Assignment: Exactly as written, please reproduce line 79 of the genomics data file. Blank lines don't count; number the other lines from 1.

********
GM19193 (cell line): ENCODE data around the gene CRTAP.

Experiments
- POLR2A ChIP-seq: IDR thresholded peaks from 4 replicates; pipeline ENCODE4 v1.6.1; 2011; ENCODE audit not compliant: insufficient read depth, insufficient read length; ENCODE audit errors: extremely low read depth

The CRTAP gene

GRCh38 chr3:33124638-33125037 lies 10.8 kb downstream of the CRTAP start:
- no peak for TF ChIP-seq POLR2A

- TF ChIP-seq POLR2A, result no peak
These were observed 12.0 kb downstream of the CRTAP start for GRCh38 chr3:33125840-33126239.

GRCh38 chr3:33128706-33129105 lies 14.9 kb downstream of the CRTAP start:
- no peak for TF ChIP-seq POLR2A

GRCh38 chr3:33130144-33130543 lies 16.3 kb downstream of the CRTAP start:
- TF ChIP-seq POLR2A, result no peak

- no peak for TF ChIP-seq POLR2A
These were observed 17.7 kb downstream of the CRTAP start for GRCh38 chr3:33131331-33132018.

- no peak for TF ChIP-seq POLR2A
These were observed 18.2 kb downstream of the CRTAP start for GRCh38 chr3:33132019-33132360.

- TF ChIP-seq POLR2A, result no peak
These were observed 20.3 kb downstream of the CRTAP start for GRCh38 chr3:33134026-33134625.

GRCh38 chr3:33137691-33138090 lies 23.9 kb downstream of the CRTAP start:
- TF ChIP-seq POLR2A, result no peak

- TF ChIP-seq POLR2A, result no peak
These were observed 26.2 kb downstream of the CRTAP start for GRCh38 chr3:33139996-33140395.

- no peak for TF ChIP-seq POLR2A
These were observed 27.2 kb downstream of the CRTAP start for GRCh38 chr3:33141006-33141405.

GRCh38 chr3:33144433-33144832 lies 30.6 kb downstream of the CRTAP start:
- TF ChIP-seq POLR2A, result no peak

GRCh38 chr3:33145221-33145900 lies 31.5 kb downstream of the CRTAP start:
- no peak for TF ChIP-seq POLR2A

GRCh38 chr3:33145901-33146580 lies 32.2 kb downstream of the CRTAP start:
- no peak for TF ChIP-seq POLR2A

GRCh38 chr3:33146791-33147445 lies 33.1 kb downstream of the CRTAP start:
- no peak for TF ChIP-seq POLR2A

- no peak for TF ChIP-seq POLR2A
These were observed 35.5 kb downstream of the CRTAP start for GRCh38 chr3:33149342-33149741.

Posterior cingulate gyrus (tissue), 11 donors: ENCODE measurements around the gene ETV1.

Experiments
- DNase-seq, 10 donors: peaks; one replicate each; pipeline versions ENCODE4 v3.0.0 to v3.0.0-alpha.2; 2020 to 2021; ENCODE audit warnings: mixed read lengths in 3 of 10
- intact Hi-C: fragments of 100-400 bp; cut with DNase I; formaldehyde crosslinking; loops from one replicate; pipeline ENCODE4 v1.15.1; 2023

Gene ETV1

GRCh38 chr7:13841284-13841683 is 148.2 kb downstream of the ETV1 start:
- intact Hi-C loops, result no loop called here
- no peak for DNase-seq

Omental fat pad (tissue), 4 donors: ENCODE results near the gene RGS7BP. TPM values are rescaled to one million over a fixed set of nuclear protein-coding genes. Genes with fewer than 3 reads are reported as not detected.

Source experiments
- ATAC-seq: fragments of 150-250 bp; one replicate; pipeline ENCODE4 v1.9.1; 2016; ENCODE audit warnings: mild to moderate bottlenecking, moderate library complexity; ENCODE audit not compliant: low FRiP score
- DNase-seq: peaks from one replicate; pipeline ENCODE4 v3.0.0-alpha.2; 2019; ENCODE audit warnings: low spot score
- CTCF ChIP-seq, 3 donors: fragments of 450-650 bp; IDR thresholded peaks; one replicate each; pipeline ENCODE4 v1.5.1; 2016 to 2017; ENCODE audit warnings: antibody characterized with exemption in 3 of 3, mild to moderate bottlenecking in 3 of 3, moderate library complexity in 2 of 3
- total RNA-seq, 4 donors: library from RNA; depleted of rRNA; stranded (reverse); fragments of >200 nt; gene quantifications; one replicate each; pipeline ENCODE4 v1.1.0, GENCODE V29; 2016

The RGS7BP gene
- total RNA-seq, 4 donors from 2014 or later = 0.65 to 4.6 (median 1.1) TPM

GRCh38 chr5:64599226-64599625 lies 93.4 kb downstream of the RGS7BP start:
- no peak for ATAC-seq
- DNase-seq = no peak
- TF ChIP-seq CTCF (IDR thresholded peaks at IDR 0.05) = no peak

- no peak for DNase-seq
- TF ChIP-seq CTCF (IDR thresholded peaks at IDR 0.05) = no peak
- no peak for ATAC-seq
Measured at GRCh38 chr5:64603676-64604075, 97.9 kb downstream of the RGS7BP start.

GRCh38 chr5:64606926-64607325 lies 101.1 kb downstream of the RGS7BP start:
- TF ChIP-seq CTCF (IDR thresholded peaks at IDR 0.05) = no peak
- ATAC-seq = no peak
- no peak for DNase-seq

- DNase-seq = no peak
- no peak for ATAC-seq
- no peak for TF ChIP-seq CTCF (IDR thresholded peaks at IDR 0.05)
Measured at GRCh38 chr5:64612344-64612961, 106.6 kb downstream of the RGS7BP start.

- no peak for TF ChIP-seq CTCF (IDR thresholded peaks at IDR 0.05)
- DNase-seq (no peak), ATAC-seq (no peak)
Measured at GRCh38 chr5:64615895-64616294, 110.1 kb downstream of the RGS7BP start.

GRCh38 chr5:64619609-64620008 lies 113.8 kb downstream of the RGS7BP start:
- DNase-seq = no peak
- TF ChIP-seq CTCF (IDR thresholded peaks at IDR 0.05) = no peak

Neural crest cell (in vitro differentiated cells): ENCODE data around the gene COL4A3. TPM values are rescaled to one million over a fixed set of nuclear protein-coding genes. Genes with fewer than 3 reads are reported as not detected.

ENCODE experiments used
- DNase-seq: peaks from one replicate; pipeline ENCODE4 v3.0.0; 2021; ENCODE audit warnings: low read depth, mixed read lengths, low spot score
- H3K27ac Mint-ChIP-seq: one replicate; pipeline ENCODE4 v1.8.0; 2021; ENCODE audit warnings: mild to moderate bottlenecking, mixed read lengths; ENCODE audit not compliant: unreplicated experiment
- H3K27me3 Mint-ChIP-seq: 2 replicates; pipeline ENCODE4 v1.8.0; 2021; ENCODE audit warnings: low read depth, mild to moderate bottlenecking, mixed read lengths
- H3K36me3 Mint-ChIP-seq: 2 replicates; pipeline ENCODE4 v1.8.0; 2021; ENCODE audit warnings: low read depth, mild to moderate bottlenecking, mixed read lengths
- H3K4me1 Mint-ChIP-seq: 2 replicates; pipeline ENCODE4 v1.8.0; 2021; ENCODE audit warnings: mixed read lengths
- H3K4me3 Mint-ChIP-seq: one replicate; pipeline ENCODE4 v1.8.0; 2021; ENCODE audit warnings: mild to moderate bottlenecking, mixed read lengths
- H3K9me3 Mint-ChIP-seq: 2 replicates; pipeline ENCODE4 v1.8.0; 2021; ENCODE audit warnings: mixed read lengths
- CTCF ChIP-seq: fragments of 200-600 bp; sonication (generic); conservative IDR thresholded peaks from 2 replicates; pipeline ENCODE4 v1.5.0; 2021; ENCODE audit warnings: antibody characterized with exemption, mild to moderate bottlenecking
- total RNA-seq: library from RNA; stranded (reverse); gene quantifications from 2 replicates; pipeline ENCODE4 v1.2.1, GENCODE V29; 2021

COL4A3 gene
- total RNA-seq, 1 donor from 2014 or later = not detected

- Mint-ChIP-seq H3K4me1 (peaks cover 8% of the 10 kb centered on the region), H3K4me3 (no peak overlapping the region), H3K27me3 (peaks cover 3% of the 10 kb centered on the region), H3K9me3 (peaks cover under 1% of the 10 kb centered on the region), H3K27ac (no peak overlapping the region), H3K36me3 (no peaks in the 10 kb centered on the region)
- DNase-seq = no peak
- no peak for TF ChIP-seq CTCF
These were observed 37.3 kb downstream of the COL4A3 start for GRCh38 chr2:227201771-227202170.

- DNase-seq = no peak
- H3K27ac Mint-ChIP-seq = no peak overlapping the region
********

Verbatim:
- H3K4me1 Mint-ChIP-seq: 2 replicates; pipeline ENCODE4 v1.8.0; 2021; ENCODE audit warnings: mixed read lengths